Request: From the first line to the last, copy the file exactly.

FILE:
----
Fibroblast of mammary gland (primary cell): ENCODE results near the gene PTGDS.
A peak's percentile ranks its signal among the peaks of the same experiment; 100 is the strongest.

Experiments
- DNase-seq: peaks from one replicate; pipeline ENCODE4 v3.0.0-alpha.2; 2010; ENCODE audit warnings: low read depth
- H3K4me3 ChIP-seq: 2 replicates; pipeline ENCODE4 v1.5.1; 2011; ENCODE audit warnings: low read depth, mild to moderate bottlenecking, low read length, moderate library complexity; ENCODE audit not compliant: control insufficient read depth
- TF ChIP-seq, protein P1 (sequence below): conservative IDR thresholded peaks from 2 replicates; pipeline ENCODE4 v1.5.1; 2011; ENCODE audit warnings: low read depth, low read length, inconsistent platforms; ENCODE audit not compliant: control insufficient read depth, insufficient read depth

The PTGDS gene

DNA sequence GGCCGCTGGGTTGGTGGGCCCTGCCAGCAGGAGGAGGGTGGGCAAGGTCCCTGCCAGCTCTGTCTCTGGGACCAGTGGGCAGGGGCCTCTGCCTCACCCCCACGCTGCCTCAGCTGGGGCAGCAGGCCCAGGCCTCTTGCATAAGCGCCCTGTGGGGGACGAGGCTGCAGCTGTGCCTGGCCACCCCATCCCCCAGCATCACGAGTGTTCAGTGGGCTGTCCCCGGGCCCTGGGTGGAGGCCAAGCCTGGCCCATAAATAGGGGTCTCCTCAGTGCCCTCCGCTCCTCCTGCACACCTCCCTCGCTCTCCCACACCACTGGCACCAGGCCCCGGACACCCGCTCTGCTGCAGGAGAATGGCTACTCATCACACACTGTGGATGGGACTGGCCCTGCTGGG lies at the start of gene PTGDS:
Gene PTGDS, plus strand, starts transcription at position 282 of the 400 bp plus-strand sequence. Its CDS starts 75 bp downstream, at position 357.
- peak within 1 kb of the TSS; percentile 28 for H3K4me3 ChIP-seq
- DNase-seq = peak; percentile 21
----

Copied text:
Fibroblast of mammary gland (primary cell): ENCODE results near the gene PTGDS.
A peak's percentile ranks its signal among the peaks of the same experiment; 100 is the strongest.

Experiments
- DNase-seq: peaks from one replicate; pipeline ENCODE4 v3.0.0-alpha.2; 2010; ENCODE audit warnings: low read depth
- H3K4me3 ChIP-seq: 2 replicates; pipeline ENCODE4 v1.5.1; 2011; ENCODE audit warnings: low read depth, mild to moderate bottlenecking, low read length, moderate library complexity; ENCODE audit not compliant: control insufficient read depth
- TF ChIP-seq, protein P1 (sequence below): conservative IDR thresholded peaks from 2 replicates; pipeline ENCODE4 v1.5.1; 2011; ENCODE audit warnings: low read depth, low read length, inconsistent platforms; ENCODE audit not compliant: control insufficient read depth, insufficient read depth

The PTGDS gene

DNA sequence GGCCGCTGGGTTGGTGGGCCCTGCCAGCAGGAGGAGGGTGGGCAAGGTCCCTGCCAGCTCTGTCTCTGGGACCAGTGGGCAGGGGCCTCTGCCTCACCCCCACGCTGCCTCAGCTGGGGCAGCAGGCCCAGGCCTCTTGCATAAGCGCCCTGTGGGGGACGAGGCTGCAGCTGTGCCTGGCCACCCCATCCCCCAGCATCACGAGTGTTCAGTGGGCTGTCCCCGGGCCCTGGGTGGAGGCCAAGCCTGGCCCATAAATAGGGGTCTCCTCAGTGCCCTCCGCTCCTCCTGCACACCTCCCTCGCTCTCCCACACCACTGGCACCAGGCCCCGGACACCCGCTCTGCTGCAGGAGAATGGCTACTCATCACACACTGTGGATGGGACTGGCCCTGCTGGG lies at the start of gene PTGDS:
Gene PTGDS, plus strand, starts transcription at position 282 of the 400 bp plus-strand sequence. Its CDS starts 75 bp downstream, at position 357.
- peak within 1 kb of the TSS; percentile 28 for H3K4me3 ChIP-seq
- DNase-seq = peak; percentile 21